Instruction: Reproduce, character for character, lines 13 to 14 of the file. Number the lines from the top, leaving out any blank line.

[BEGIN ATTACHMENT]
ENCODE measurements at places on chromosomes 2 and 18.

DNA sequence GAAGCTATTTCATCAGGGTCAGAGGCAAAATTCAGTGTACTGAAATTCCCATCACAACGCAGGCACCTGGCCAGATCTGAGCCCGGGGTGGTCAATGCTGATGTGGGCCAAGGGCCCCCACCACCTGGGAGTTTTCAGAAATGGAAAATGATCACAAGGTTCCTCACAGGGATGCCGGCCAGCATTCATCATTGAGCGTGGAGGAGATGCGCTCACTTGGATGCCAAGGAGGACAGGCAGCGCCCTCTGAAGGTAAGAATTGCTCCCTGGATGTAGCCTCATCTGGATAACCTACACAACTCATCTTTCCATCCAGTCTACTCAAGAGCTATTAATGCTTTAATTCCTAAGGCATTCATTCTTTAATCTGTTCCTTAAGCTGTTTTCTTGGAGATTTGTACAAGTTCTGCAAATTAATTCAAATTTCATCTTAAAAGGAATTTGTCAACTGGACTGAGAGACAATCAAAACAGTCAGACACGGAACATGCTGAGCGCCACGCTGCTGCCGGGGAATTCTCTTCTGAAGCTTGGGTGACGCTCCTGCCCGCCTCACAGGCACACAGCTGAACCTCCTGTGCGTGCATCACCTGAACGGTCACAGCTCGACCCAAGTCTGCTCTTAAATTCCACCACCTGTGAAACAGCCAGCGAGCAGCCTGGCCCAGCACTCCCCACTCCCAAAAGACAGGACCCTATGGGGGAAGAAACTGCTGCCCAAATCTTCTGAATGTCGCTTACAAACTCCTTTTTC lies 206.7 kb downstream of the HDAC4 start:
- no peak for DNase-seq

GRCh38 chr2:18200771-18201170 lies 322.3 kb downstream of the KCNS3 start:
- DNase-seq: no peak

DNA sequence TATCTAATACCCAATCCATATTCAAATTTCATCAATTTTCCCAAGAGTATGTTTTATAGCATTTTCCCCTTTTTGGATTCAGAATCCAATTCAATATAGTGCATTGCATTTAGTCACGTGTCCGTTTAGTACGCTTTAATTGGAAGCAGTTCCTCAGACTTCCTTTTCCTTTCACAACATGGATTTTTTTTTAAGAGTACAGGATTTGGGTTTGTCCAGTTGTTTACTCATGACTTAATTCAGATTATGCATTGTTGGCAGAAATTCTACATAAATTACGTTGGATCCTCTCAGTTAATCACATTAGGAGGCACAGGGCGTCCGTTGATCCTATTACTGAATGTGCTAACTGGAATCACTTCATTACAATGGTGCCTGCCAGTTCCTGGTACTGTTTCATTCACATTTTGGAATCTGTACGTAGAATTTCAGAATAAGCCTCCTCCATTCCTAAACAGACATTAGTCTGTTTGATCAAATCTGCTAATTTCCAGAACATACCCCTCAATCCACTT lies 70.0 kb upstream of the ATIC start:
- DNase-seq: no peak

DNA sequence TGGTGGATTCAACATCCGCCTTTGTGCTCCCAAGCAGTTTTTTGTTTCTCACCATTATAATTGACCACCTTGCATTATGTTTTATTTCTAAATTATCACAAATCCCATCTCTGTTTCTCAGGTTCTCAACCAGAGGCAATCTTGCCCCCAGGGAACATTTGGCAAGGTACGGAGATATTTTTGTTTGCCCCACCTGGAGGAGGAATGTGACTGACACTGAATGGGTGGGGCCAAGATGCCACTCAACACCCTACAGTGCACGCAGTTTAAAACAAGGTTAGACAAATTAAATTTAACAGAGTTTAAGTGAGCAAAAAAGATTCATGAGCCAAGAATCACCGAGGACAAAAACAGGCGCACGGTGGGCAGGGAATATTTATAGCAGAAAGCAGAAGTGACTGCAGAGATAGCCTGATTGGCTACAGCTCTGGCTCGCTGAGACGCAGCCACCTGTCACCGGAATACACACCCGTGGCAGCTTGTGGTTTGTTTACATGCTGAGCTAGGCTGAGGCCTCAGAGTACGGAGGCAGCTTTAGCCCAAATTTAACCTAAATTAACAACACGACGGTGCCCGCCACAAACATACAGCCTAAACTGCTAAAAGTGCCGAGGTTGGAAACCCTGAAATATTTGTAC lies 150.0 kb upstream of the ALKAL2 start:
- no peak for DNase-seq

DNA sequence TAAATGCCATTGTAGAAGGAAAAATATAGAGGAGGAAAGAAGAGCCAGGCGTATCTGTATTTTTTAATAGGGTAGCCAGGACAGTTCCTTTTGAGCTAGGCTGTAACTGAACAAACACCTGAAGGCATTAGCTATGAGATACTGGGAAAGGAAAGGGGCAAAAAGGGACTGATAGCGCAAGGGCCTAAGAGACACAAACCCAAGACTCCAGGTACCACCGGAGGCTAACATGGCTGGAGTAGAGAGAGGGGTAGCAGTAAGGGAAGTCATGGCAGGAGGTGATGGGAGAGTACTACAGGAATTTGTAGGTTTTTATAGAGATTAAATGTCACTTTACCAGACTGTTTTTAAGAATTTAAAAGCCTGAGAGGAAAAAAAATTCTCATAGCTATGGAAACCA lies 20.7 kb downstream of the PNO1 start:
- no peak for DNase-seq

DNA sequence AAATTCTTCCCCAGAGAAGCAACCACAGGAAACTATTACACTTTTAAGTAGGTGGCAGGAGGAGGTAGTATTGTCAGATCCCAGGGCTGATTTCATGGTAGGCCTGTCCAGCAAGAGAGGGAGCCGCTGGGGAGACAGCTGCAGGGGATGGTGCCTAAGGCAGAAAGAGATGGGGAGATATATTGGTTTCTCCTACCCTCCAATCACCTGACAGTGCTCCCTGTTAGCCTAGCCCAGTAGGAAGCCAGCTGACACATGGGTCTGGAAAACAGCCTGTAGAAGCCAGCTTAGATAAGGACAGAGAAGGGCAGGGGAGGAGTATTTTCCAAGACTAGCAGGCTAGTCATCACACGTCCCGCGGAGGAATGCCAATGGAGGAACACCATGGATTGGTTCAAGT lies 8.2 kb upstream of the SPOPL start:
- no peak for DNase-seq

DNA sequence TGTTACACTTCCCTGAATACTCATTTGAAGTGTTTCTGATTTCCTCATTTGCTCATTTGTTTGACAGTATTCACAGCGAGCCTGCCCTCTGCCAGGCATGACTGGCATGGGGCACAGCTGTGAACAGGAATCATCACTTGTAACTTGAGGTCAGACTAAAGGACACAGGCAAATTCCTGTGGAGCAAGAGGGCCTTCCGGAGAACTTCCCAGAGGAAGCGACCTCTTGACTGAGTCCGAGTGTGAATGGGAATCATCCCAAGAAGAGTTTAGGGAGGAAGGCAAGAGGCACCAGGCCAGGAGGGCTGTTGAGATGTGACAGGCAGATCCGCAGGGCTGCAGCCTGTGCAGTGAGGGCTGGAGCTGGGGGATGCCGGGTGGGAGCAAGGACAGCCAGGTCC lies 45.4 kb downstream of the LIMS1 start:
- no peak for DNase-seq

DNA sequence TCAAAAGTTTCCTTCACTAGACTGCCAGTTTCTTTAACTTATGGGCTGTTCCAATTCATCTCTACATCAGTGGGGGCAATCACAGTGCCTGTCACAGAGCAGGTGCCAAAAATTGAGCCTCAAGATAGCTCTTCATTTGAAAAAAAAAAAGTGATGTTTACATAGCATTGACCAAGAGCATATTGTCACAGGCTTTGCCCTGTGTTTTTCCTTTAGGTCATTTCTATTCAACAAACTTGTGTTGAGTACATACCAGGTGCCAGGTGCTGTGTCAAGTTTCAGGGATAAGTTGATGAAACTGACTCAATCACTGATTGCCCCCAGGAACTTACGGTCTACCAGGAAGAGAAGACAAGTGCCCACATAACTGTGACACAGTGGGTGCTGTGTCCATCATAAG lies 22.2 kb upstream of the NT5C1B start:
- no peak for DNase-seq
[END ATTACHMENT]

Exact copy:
- no peak for DNase-seq

DNA sequence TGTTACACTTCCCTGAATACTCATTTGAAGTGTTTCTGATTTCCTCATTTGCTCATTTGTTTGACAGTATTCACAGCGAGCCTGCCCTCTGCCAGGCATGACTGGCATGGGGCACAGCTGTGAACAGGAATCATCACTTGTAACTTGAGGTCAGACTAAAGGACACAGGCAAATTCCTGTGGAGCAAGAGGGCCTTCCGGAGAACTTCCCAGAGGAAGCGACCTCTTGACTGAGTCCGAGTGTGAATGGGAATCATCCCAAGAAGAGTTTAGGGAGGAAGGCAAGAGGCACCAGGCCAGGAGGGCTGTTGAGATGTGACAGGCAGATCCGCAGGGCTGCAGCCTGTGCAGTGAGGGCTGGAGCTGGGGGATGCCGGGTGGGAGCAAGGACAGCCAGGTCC lies 45.4 kb downstream of the LIMS1 start: